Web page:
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Player vs. Everything: Choking on graphics

Cameron Sorden writes:

''I managed to get my hands on an Age of Conan beta key this morning, so off I went to excitedly download the client. I'm a big fan of Robert E. Howard's original pulps, and I've been looking forward to the grim and gritty world of Hyboria for a while now. Most of what I've read about it so far has been very positive (with a few notable exceptions due to some of the design choices). Our own write-up of the overall beta experience from Michael Zenke was very encouraging with regard to the combat, gameplay, and feel of the world. Overall, it seems like there's a lot to be excited about. There's just one glaring issue that everyone seems to be having: the graphics are choking their machines.

This isn't a new phenomenon. It seems like every new game on the market in the last few years wants to beat our poor, 1-3 year old computers into lifeless heaps of rubbish with their outlandish and ridiculous system requirements. Even World of Warcraft, a game celebrated for its accessibility and ability to be run on older machines, wasn't that way at launch (though it was substantially better than its major competitors at the time, EverQuest 2 and City of Heroes). However, this strategy of supercharged visuals has made things hard for a number of games. Vanguard in particular suffered a lot of criticism for having ridiculous system requirements when it launched, and that's just one example. Given that people would like to actually be able to play these games, why on earth do game designers insist on shoving next-gen graphics down our throats when the vast majority of us have last-gen machines (or worse)?''

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Chubear3485d ago

This is one of the reasons I stop PC gaming. It jsut mskes no sense to me.

Gorgon3485d ago

Just wait for the 360 version instead.

Bolts3485d ago (Edited 3485d ago )

There is no way in hell the 360 can handle this game. NO WAY. If you play the beta then you'll know what I'm talking about, like all MMO Conan is a huge RAM hog, you need to 2 gig just to keep your client from choking in some PvP instances. We're not just talking about Crysis PC vs console Crysis here, Crysis is not a dynamic enviroment like MMOs. Just wait till you go to town and see 30-50 characters running around on your screen.

In order for the 360 version to work they'll need a smaller world, dramatically reduced textures, new combat and gameplay mechanics, last but certainly not least...find some way to budget the RAM usage.

BTW the beta client is 12 gigs, COMPRESSED. Good luck getting that on to your 360, and we're just talking about a no thrills base client here, all MMO balloons into dozens more gigs after release.

If this game is supposed to be some console friendly MMO that they can easily port to the 360 in a year or so then its an epic fail.

Kakkoii3485d ago (Edited 3485d ago )

Where just at a breaking point in gaming technology right now.

The advancement of Graphics cards has slowed these past years. While the game industry has been booming and creating more advanced graphics technology at a steady pace.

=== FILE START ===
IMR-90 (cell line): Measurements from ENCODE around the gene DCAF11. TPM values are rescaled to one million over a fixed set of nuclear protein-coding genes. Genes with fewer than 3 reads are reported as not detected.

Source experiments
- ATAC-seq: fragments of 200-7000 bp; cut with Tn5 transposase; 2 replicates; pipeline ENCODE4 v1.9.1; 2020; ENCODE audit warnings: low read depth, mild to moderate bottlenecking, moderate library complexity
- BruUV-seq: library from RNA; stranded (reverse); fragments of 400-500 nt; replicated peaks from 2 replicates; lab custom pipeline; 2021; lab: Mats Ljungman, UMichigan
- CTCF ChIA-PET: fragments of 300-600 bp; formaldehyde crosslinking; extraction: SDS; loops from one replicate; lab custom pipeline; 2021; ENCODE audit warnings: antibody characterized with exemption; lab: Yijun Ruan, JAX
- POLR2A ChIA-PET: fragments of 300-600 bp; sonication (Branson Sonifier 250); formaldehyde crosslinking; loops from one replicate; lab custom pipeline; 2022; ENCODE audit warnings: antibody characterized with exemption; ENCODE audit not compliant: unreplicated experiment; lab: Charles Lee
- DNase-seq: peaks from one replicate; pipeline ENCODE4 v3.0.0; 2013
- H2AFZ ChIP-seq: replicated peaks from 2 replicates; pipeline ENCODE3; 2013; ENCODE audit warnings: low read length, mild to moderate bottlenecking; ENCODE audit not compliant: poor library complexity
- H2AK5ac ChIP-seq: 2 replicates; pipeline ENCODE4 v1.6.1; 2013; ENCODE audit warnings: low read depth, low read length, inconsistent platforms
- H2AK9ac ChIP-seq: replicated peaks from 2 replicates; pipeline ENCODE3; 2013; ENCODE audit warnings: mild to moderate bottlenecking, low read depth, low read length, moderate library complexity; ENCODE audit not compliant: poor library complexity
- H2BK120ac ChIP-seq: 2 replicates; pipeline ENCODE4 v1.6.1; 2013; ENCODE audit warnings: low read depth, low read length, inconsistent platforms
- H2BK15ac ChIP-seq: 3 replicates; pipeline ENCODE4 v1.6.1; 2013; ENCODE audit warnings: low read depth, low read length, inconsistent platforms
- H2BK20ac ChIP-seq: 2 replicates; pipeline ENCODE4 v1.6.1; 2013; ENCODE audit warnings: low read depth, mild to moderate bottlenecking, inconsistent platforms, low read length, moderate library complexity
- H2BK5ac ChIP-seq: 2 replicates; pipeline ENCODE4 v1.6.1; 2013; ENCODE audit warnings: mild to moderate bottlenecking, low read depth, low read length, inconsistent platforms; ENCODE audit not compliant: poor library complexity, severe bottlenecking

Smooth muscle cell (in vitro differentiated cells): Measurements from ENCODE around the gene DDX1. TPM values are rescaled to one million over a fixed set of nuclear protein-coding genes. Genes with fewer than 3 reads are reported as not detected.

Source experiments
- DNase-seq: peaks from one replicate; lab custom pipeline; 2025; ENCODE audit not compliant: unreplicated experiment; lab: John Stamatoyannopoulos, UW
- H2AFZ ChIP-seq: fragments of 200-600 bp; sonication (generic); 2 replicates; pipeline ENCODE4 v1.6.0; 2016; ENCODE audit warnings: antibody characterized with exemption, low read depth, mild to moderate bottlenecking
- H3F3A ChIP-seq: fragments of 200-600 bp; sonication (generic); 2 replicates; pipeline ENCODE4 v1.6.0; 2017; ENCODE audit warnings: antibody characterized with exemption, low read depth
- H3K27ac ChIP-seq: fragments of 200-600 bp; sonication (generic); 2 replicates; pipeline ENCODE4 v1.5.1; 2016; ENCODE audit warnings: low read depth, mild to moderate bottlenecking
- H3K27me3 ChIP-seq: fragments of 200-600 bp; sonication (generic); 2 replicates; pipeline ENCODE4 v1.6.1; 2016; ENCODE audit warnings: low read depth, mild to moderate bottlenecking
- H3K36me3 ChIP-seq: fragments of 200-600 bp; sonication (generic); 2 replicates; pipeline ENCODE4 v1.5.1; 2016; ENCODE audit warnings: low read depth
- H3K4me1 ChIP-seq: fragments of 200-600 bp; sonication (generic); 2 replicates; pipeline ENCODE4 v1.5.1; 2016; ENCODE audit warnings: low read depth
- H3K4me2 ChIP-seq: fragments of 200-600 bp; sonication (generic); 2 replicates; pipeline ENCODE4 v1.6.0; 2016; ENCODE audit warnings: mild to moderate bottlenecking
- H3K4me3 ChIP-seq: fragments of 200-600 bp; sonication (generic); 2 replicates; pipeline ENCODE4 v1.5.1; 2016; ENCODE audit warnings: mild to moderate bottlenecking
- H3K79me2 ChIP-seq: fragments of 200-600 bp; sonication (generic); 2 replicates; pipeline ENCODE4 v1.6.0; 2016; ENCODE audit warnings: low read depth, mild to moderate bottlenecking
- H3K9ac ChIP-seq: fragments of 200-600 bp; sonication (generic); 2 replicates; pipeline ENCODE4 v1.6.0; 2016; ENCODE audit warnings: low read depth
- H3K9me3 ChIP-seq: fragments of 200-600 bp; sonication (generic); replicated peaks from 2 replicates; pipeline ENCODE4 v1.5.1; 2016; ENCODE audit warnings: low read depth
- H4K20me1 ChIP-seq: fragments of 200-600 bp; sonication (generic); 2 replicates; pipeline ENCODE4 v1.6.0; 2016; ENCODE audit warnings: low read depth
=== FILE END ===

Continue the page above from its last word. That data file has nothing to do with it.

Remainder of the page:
Graphics card creators have kept at the same pace as them until these recent years.

This can be seen in the CPU and GPU industry.
Instead of an increase in chip performance, they add more chips as a quick fix for people who need more speed. But this is not a good solution, as games have to have a lot more work put into them to be able to fully utilize dual cores, especially quad-cores.

But do not fret PC Gaming friends. For GPU and CPU technologies are going threw big breakthrough's this year of 2008. Nvidia/ATI are creating some amazing upcoming graphics chips.

You will see 2 amazing chips from them in July. And older high end parts will be getting cheaper and cheaper as time goes. And with that it will make it easier for everyone to play these next generation games.

In the upcoming years you will see a big boom in the advancement of Processing technologies. Due to all the recent scientific breakthroughs that have been happening in that area.

DeadlyFire3484d ago

I blame NVIDIA and ATI. They both are to blame for these new games not doing so well. I was surprised to learn of what DirectX 10 games ran at 90 fps when I was looking around when DirectX 10 just started and few DirectX 10 cards were on the market and guess what. None of them ran at 90 fps. Crysis being understandably low, but the others were getting around 30-60 fps. DirectX 9 was much faster than that.

This guy doesn't know much about the PC industry if he thinks you have to buy a new PC every 1-3 years. I have kept mine since 2000 or 2001 and can run anything up to 2005 or 2006 just fine on lowest settings. That took 4-6 years before it stopped running games above 30 fps and I remember I got this from off the shelve in Circuit City when I got it. So you can get something that lasts for awhile. I can make it play better and faster with better graphics if I just add in a stick of RAM or new Video card as well. I can get a few more years of new games in there with that added. It doesn't take much to add an upgrade to a PC. You can buy a new PC for 700-1000 bucks and add in a new videocard and new stick of Ram for $200-400 in about 3-4 years and the PC will give you another 2-3 years out of it. So that would make it last about 6-8 or maybe a few more years before it is crap and can't play anything at all.